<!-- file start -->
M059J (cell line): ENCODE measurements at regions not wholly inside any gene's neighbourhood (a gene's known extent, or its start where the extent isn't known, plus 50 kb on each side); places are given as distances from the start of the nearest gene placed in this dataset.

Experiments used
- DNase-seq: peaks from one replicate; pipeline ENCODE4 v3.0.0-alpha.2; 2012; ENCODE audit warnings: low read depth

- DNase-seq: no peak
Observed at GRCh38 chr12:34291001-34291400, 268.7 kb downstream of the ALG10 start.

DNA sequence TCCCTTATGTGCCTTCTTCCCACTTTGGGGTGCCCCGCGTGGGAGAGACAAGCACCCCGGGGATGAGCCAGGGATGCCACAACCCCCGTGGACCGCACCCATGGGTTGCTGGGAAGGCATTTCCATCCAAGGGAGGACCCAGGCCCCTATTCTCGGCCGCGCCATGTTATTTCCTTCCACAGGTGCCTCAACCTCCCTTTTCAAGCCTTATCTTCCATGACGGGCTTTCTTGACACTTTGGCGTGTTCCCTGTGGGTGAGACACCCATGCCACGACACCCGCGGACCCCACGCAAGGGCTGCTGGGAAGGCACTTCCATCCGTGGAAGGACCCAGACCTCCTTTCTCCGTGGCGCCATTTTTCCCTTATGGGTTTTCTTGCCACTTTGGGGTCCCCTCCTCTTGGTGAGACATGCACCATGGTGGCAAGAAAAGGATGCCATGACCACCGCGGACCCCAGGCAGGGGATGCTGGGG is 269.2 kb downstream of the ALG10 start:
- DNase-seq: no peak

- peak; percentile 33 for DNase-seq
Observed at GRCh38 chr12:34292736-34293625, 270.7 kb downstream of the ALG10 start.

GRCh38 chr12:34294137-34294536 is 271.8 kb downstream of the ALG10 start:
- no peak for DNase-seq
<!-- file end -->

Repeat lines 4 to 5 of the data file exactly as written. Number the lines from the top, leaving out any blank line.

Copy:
- DNase-seq: no peak
Observed at GRCh38 chr12:34291001-34291400, 268.7 kb downstream of the ALG10 start.